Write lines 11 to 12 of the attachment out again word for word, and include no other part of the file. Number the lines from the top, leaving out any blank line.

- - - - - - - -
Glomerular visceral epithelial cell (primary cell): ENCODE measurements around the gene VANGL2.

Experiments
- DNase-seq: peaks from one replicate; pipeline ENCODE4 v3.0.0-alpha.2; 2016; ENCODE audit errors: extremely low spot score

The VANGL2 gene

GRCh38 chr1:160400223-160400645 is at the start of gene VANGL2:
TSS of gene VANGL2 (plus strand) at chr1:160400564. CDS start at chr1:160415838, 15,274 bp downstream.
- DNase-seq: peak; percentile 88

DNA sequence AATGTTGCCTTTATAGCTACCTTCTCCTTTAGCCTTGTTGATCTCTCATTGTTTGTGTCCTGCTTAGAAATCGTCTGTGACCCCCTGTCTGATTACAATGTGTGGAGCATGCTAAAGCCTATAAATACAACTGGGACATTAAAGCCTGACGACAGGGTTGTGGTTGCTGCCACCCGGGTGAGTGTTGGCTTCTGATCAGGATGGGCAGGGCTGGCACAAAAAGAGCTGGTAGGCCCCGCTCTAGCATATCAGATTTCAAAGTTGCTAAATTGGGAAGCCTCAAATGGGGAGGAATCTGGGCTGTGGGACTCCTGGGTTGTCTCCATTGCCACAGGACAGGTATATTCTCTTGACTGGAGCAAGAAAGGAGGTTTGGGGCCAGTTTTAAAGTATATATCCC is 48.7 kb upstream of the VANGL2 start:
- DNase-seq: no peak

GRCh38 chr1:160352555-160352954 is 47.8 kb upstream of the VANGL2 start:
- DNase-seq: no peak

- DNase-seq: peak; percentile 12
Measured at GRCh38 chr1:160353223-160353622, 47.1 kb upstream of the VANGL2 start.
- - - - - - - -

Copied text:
- DNase-seq: no peak

- DNase-seq: peak; percentile 12